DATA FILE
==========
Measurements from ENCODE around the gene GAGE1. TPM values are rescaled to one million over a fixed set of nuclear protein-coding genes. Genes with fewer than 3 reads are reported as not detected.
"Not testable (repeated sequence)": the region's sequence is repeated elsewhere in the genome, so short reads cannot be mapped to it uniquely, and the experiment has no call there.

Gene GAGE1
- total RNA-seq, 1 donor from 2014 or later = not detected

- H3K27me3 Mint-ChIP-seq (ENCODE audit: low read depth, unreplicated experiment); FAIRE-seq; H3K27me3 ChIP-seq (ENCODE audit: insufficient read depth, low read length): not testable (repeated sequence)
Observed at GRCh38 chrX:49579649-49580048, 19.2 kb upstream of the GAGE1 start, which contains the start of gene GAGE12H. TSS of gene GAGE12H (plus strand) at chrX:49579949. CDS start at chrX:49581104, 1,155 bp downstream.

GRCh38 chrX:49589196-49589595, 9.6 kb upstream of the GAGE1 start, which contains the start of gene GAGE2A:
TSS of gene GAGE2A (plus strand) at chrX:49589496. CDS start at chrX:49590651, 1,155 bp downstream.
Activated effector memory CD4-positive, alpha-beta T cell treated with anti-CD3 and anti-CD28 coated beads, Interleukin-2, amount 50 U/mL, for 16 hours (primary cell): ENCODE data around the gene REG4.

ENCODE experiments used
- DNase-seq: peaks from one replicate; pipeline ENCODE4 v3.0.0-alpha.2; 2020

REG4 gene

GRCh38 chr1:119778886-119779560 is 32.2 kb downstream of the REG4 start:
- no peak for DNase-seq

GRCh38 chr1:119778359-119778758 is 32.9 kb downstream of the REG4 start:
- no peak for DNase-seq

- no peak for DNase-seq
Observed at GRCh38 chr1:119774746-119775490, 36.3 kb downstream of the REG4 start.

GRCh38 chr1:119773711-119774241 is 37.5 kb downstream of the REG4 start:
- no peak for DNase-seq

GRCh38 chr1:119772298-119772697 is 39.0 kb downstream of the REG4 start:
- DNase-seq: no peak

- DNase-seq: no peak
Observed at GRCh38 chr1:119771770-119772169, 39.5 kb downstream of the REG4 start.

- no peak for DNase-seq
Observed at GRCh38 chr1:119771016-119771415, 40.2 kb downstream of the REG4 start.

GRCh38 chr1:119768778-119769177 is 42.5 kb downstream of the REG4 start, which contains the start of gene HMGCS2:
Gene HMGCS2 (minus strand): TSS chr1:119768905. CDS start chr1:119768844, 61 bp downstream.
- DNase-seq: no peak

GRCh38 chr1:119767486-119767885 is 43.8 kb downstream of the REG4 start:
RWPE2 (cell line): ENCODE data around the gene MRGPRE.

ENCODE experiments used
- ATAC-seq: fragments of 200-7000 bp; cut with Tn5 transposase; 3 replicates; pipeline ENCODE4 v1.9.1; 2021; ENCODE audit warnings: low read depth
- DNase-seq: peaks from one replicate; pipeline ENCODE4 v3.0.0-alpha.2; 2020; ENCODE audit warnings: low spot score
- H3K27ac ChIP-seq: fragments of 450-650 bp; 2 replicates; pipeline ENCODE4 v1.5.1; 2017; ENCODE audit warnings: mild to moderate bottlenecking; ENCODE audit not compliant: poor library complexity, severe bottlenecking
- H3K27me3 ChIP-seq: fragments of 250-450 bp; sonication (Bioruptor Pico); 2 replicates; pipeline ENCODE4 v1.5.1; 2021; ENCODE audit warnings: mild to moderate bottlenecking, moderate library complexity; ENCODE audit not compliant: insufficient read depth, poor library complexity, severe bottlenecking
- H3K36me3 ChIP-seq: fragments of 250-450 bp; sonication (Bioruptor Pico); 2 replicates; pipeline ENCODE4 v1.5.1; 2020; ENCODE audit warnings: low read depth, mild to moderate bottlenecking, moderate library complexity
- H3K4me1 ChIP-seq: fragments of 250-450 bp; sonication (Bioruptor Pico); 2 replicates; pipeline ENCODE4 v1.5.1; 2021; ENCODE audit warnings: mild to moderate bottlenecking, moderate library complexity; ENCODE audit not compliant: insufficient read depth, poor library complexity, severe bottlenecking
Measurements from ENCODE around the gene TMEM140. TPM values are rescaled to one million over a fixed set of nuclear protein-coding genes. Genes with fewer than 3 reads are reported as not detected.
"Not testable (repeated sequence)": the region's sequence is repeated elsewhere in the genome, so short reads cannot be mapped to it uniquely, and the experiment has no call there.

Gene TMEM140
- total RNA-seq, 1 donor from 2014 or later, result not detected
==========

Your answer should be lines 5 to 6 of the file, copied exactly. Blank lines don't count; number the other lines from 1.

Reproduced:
- H3K27me3 Mint-ChIP-seq (ENCODE audit: low read depth, unreplicated experiment); FAIRE-seq; H3K27me3 ChIP-seq (ENCODE audit: insufficient read depth, low read length): not testable (repeated sequence)
Observed at GRCh38 chrX:49579649-49580048, 19.2 kb upstream of the GAGE1 start, which contains the start of gene GAGE12H. TSS of gene GAGE12H (plus strand) at chrX:49579949. CDS start at chrX:49581104, 1,155 bp downstream.